Organic Coffee – What is it? The Best Organic Coffee Facts.

Organic. What does that word really mean? I guess we see organic and our minds are trained to think its better than the norm. Does more love go into the product? Is it sourced from better farmers? 

We get used to hearing about organic foods but how much so we really know about organic coffee? Hopefully,this post will shed some light on the question – what is organic coffee?

O R G A N I C.

To put it simply, for something to be organic it has to be grown without the use of any  synthetic fertilizers,pesticides  or other artificial chemicals. Growing organically minimises human impact on the land, the process is natural. For food it also includes the rearing of animals in an open air environment enabling them to roam freely.

Coffee is imported into the EU from countries such as Brazil. We can’t measure qualitatively how that coffee has been grown however, the European Commission sets regulations on what is deemed to be organic and thus sold as such. The regulations ensure that  rules have been applied at every stage of the supply chain. There are a few ways in which we can  actively look out for these ‘organic coffee’ markings.

The EU requires an equally strict control system with checks carried out at every stage of the organic chain. Every operator (farmer, processor, trader, importer or exporter) is checked at least once a year, or more depending on circumstances.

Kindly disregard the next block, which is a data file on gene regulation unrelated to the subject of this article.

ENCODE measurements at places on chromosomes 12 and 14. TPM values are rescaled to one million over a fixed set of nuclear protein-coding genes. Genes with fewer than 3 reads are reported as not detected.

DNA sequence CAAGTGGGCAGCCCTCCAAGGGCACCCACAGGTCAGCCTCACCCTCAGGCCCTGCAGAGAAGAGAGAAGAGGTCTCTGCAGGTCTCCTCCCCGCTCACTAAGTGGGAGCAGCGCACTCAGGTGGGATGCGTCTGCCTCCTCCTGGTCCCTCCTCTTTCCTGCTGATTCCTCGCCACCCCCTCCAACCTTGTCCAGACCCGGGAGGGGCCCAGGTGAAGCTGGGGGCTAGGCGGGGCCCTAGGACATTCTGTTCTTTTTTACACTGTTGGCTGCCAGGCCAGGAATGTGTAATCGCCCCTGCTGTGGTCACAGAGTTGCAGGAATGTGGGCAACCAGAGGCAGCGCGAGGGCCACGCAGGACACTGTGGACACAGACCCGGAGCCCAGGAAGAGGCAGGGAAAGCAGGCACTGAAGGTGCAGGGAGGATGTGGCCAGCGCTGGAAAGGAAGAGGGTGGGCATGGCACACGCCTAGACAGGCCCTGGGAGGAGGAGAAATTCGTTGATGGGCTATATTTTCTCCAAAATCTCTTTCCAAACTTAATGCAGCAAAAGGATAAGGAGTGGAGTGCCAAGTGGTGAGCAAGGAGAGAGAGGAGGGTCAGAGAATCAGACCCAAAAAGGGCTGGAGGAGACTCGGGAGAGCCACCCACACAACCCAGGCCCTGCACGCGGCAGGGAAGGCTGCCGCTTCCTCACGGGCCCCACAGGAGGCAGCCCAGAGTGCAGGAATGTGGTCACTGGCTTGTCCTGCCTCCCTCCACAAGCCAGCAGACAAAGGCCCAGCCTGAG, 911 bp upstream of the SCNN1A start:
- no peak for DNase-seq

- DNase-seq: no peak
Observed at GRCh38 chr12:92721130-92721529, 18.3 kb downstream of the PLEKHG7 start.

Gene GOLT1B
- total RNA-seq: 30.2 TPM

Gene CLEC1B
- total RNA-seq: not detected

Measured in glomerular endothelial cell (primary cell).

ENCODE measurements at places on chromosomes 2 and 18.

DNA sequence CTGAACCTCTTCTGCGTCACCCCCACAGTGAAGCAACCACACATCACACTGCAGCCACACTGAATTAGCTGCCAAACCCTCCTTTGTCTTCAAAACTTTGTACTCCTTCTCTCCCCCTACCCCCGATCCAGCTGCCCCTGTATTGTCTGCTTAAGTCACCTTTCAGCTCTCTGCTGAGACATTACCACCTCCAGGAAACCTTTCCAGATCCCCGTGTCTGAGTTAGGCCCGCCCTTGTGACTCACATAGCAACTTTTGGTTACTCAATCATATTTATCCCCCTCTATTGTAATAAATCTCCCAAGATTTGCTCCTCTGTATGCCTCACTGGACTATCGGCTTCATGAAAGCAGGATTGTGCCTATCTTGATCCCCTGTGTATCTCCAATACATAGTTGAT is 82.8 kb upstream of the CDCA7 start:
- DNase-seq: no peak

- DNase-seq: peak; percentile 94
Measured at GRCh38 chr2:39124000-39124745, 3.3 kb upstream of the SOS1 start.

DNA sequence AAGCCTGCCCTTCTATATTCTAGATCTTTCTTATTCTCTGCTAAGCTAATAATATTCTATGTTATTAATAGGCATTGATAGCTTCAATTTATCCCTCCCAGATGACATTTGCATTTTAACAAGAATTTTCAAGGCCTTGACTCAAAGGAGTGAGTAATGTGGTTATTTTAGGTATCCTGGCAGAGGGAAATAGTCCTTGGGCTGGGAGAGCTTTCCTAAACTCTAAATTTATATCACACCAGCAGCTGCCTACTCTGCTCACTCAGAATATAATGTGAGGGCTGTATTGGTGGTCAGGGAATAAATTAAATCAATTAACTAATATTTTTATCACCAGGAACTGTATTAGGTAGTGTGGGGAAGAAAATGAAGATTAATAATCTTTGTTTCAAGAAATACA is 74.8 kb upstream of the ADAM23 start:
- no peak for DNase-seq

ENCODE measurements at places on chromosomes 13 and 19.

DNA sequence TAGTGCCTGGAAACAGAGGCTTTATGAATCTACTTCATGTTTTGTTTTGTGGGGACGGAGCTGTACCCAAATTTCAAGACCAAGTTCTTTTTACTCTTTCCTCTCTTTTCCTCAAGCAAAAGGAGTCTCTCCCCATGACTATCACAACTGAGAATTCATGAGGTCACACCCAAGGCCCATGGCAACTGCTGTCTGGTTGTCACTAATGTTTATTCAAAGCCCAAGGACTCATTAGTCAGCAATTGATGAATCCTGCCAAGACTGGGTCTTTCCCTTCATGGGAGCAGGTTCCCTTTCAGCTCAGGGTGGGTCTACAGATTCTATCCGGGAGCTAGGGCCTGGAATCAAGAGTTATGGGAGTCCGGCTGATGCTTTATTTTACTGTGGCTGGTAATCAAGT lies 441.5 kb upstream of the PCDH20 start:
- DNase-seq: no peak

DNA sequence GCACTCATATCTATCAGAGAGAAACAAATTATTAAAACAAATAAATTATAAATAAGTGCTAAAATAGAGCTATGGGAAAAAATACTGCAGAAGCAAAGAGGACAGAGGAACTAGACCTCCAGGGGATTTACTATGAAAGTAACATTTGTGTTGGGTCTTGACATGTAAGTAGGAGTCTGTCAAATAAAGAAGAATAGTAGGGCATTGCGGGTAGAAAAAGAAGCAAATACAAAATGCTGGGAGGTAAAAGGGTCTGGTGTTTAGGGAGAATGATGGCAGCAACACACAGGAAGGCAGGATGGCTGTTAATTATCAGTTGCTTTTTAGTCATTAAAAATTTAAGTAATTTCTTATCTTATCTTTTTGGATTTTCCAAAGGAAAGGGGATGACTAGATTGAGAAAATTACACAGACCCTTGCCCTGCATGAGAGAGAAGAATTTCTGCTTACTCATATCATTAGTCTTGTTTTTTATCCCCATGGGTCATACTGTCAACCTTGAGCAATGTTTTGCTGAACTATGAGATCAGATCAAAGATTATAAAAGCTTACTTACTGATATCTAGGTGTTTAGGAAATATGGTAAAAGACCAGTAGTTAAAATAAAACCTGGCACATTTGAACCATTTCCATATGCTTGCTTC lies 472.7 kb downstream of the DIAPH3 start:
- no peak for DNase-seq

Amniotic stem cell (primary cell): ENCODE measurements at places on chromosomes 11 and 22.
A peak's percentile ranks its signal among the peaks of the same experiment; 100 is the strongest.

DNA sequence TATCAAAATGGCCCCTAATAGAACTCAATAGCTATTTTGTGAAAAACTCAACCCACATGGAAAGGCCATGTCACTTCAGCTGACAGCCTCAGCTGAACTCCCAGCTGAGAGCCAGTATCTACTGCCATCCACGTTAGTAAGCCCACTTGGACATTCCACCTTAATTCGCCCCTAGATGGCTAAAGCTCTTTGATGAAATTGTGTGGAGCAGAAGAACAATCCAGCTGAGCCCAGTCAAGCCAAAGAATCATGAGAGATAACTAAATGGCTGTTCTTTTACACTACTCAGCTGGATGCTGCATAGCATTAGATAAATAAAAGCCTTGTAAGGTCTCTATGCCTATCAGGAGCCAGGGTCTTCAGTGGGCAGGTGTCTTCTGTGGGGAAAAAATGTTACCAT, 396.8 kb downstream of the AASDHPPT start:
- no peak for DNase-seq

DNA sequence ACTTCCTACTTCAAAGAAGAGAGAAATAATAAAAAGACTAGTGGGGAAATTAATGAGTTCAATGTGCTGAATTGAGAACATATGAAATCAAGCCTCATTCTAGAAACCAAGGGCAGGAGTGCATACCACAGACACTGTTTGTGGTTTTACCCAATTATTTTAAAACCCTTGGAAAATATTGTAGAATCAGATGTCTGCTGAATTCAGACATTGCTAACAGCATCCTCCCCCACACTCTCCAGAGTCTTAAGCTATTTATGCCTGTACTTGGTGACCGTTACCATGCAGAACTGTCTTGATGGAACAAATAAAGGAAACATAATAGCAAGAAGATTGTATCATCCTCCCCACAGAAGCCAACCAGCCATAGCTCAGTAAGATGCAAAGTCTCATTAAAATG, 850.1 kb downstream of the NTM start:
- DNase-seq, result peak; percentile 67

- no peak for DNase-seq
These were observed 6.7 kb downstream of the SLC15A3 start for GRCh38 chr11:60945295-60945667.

1. Organic Logo and Labelling Rules – EU.  
EU Organic Logo certification ( The Euro-Leaf)

A product needs to correctly labelled as being Organic. It needs to be recognised by the consumer as being organic which is fundamentally important. Organic farming needs to be transparent and easily identifiable. Furthermore, it gives a visual identity to the organic farming sector.

If used on a product, the EU organic logo indicates that this product is in full conformity with the conditions and regulations for the organic farming sector established by the European Union. For processed products it means that at least 95% of the agricultural ingredients are organic. Next to the new EU organic logo, a code number of the control body is displayed as well as the place where the agricultural raw materials composing the product have been farmed. Again, transparency is key here.